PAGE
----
Why do military ordnances and actual explosives only get a BRAVO-level Determinant Code? Surely an unexploded shell discovered in a garden or a hand grenade kept as a souvenir in a shed for decades poses as much threat as an actual bomb. They potentially can! Unexploded military ordnances and bundles of dynamite can be just as destructive as a pipe bomb or time bomb if it’s moved or handled.

However, as with unattended objects, the intent very much matters. If someone is calling to let the fire department know that they found something potentially dangerous, it’s not typically a hostile threat to general health and safety. The fact that they are calling to seek help means they don’t want anyone harmed in the removal process.

In most cases, the ordnance will be in a known location, and the caller will be advised not to approach, touch, or otherwise interact with the item(s) and to keep others away if it is safe for them to do so. The response to a decades-old grenade should be expedient, but it doesn’t need to be of ECHO or even DELTA urgency. As long as there’s no potentially hostile intent or imminent threat of detonation, it’s safe to classify this as a BRAVO-level call.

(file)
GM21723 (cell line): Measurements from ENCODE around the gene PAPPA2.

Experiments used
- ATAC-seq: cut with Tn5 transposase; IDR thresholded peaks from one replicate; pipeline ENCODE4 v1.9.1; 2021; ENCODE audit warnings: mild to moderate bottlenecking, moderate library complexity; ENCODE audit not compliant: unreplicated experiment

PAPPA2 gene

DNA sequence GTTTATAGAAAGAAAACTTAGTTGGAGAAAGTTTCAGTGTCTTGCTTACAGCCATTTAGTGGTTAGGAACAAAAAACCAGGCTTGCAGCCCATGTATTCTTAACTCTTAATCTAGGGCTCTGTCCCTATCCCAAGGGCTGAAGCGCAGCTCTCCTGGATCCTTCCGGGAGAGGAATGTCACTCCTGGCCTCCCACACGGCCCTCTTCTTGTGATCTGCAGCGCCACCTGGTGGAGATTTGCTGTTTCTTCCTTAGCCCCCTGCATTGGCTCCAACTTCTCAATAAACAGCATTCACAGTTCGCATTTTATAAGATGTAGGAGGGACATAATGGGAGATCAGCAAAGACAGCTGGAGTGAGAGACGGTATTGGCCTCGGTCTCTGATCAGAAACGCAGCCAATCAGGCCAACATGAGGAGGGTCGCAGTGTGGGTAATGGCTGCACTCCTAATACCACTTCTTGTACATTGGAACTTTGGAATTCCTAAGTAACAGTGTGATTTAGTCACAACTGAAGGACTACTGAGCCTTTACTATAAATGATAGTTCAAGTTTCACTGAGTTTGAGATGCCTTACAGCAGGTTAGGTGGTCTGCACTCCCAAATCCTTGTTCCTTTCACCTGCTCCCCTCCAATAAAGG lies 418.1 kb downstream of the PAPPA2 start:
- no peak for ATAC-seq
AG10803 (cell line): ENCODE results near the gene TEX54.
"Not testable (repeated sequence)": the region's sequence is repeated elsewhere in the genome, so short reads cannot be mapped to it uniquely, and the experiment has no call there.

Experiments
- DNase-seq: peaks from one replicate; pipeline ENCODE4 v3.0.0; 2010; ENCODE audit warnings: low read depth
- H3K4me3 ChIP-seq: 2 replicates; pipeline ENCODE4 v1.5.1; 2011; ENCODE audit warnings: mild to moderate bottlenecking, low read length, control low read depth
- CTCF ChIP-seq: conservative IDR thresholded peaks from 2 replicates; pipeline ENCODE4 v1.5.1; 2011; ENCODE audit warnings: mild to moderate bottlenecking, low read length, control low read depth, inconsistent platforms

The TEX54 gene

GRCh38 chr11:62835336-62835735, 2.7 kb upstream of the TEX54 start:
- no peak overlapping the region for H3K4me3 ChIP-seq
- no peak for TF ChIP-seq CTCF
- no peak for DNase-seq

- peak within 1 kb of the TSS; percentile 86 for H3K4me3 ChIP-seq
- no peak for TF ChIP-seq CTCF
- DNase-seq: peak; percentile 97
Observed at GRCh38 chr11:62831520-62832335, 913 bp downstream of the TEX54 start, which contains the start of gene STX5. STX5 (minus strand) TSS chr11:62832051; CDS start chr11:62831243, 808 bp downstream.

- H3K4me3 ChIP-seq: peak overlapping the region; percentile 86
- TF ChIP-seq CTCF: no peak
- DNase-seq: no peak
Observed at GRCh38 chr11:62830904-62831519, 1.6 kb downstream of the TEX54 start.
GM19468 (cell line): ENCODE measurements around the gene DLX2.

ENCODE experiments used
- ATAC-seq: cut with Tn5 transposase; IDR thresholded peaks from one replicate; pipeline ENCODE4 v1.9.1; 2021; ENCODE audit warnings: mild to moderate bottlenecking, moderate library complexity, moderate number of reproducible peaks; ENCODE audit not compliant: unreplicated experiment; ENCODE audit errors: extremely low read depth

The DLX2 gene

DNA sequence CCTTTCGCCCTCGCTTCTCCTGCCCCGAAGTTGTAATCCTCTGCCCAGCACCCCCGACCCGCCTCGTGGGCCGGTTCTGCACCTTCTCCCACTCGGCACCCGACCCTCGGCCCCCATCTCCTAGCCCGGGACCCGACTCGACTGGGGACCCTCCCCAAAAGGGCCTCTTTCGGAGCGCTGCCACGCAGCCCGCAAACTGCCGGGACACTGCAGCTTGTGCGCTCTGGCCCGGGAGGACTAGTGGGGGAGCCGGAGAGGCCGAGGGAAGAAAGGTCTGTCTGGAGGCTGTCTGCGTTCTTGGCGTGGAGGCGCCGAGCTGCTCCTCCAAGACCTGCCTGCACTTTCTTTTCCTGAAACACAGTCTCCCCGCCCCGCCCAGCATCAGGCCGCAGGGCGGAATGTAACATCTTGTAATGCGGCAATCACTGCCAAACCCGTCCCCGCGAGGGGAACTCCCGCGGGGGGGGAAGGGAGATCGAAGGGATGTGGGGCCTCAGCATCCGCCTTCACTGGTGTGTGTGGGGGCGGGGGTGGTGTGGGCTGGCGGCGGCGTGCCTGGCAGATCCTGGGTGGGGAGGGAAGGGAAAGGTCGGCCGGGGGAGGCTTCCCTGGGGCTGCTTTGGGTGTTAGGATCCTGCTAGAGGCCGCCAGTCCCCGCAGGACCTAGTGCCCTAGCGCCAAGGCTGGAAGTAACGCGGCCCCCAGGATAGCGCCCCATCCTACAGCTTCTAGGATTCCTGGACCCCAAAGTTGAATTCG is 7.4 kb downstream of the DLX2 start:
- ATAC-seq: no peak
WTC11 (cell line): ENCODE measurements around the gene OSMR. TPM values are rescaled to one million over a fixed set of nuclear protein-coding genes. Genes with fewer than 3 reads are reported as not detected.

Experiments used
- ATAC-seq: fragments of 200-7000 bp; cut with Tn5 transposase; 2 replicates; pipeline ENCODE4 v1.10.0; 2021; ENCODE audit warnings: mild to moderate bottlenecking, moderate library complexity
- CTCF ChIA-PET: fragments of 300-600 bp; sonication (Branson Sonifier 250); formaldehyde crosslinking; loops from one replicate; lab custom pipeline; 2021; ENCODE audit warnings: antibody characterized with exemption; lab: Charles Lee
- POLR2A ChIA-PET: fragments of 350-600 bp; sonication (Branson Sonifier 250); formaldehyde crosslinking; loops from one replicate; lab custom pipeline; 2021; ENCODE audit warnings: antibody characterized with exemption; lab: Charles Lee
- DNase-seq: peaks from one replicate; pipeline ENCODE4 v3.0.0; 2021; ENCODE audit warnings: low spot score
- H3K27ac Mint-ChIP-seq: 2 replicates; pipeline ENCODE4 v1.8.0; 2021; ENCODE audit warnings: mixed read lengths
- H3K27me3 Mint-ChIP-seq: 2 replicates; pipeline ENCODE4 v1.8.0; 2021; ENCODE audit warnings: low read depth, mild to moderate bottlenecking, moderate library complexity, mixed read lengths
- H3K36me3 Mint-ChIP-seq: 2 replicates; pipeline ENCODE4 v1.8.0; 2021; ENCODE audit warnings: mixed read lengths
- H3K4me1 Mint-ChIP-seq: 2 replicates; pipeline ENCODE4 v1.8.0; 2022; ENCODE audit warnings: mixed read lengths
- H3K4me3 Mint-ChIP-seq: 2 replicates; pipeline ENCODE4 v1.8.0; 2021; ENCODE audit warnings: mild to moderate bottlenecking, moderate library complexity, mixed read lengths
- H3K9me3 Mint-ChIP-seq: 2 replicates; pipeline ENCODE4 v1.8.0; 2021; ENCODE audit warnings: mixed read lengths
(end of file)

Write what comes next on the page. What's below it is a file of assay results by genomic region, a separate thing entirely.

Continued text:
PAIs and PDIs
In any potentially explosive (pun intended) situation, it seems like common sense to tell the caller not to get closer to or touch a suspicious item, but it needs to be done. You’ll instruct the caller not to touch or handle the item not once but three times in the course of using this Protocol: once in the Key Questions (“Without getting any closer or touching it, describe the item to me.”), once with the PDIs (“Do not touch or handle the item.”), and once in Case Exit (“Do not touch or approach the device/package/letter/item.”). We don’t want anyone to get hurt! Scene safety is paramount for the callers and the responders.